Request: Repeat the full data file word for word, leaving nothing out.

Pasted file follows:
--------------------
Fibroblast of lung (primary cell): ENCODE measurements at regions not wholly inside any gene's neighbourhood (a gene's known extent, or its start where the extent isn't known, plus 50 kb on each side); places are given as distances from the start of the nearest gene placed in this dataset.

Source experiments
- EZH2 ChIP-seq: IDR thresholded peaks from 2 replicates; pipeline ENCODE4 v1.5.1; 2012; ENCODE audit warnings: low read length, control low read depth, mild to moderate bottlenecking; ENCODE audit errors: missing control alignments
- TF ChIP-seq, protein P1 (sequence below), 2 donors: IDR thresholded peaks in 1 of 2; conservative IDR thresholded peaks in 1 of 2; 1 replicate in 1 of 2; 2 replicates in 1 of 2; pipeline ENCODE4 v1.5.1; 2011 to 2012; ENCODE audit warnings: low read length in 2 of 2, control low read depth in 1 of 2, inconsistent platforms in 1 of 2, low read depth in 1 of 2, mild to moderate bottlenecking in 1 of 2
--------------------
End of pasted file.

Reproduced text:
Fibroblast of lung (primary cell): ENCODE measurements at regions not wholly inside any gene's neighbourhood (a gene's known extent, or its start where the extent isn't known, plus 50 kb on each side); places are given as distances from the start of the nearest gene placed in this dataset.

Source experiments
- EZH2 ChIP-seq: IDR thresholded peaks from 2 replicates; pipeline ENCODE4 v1.5.1; 2012; ENCODE audit warnings: low read length, control low read depth, mild to moderate bottlenecking; ENCODE audit errors: missing control alignments
- TF ChIP-seq, protein P1 (sequence below), 2 donors: IDR thresholded peaks in 1 of 2; conservative IDR thresholded peaks in 1 of 2; 1 replicate in 1 of 2; 2 replicates in 1 of 2; pipeline ENCODE4 v1.5.1; 2011 to 2012; ENCODE audit warnings: low read length in 2 of 2, control low read depth in 1 of 2, inconsistent platforms in 1 of 2, low read depth in 1 of 2, mild to moderate bottlenecking in 1 of 2